Consumer Reports has no relationship with any advertisers on this website.
When we think about the psychological and physical stressors of raising a child, our sympathies are often directed toward moms. But plenty of dads are all too familiar with the stresses of juggling parenting, work, and daily life.
“Children are often a double-edged sword: They prompt men to strive for more income so that they can care for them properly, but [working more] keeps them away from their family, which can be stressful,” says Marianne Legato, M.D., director of the Partnership for Gender-Specific Medicine at Columbia University in New York City.
Being spread so thin can have health consequences, but there are ways to stay healthy in spite of the challenges.
In honor of Father’s Day, here is what you need to know about five common health complaints from fathers—and one quick fix you can try.
"I'm Tired All the Time"
Both moms and dads suffer from exhaustion. Research suggests that dads are just as prone to burnout, disrupted sleep, and drowsiness as moms are.
Symptoms: Daytime sleepiness and lack of concentration are classic indicators, but men may also notice an increased appetite or a lack of motivation to exercise, says Legato. If they have addictive behaviors—drinking or smoking, for example—those may surface too.
One quick fix: You can improve the quality of the hours you do get to sleep if you avoid alcohol before bedtime, says Legato. While alcohol may help you fall asleep, it could keep you from staying asleep, she explains. Deep sleep is restorative, and helps to consolidate memory and refresh your ability to think clearly.
"I Have No Time to Exercise"
Parents of young children get less exercise than their childless peers. “Parents with dependent children are clearly more inactive than non-parents,” concluded the authors of a review on the topic, published in the journal Preventive Medicine. But studies also suggest that fathers who work to stay physically active not only reap many benefits from exercise themselves but also tend to have more physically active children.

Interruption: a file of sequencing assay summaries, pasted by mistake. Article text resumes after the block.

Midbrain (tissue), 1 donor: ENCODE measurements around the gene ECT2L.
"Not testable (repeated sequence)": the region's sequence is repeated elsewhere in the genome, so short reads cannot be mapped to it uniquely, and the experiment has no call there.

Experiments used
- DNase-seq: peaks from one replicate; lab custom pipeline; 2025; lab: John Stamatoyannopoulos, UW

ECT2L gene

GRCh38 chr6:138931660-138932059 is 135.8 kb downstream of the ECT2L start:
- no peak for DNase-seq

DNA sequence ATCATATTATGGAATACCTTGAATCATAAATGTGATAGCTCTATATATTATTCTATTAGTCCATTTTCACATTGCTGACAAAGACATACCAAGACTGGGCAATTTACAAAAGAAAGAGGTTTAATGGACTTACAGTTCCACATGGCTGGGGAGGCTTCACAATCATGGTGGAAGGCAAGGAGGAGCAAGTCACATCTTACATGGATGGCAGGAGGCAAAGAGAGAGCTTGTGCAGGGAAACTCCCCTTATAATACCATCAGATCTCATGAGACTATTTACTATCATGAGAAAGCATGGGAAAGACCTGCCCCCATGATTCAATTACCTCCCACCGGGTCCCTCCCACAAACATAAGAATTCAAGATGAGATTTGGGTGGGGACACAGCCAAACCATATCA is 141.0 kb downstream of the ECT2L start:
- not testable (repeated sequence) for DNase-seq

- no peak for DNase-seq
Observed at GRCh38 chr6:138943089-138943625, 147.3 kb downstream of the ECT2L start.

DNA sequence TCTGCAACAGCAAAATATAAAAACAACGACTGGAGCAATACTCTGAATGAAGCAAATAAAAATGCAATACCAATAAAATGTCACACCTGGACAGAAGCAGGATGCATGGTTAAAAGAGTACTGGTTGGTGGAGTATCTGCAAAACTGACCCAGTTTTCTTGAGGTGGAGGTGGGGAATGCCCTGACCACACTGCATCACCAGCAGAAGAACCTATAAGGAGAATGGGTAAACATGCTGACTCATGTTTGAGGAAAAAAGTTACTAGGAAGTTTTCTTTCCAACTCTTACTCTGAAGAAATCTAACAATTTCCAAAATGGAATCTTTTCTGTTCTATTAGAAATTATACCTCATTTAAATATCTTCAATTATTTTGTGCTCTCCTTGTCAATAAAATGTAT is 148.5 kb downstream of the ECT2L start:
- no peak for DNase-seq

Symptoms: A burgeoning waistline could be a sign that you’re not getting enough exercise, but you also might notice that everyday activities, such as getting up from a table without supporting yourself, have become harder, says Legato.
One quick fix: Try to find a specific time in your schedule each day to exercise, says Legato. If you have a gym in your office, go at the same time every day. Park an exercise bike in front of the TV in your living room and use it while you watch the nightly news. To start seeing the benefits, you need just 15 to 20 minutes per day of getting your heart rate up.
"I Eat Too Much Junk"
By the time you’ve barreled through back-to-back meetings and picked up the kids from band practice, it can take all of your willpower to resist stopping at the drive-thru on the way home, or eating leftover birthday cake for dinner. But years of bad dietary habits are not without consequences. One study found that for every child that he has, a father’s risk of obesity goes up by 4 percent.
One quick fix: Make it a priority to eat three healthy meals throughout the day, suggests John Santa, M.D., former director of the Consumer Reports Health Ratings Center. Many men "tell themselves they’re too busy for breakfast and lunch, and by the time they get home, they’re famished and they binge,” says Santa, who saw many male patients as a primary care doctor in the U.S. Veterans' Affairs (VA) system. A healthy diet—one heavy in colorful fruits and vegetables and light in sugars, saturated fats, and simple carbs—is linked to a range of health benefits, including the reduced risk of heart disease, type 2 diabetes, obesity, and certain types of cancer.
"I'm Constantly Stressed Out"
Stress can cause all sorts of problems in the body, including muscle tension, high blood pressure, hormonal imbalances, heartburn, digestive and reproductive issues, and susceptibility to sickness. And according to a 2010 survey by the American Psychological Association (APA), 73 percent of parents say that family responsibilities are a significant source of their stress. Some stress is good, says Legato, and can help you stop procrastinating at work, for example. But when these physical manifestations of it begin to appear it needs to be addressed.
Symptoms: A change in appetite, weight, or sleep are all signs that you might be stressed, says Legato, as are feelings of sadness or anxiety.
One quick fix: Physical exercise is by far the most important way to de-stress, says Legato, because it releases feel-good endorphins, makes you more flexible, and oxygenates your tissues. For de-stressing, regular, measured, and consistent exercise—rather than doing it in fits and starts—is best.
"I Feel Unusually Down"
Women are more likely to suffer from depression, but the condition can be particularly trying for men—especially busy fathers—since they tend to approach it differently. “Men are taught to cope and not complain,” says Legato, “so depression turns inward and can really destroy their health.” Depression lowers the body’s defenses against illness and promotes the release of stress hormones that can make you more vulnerable to insulin resistance and weight gain.
Symptoms: Men experiencing depression may appear angry or aggressive rather than sad, according to the National Institutes of Health. They may turn to alcohol or drugs to ease their discomfort, or may experience physical symptoms such as headaches, a racing heart, tightened chest, digestive issues, or changes in sleeping and eating patterns.
One quick fix: Admit that you’re down, says Legato, and then make an appointment with a mental health professional so you can consider trying cognitive behavioral therapy (CBT), a form of talk therapy that is often covered by insurance.
Copyright © 2006-2017 Consumer Reports, Inc.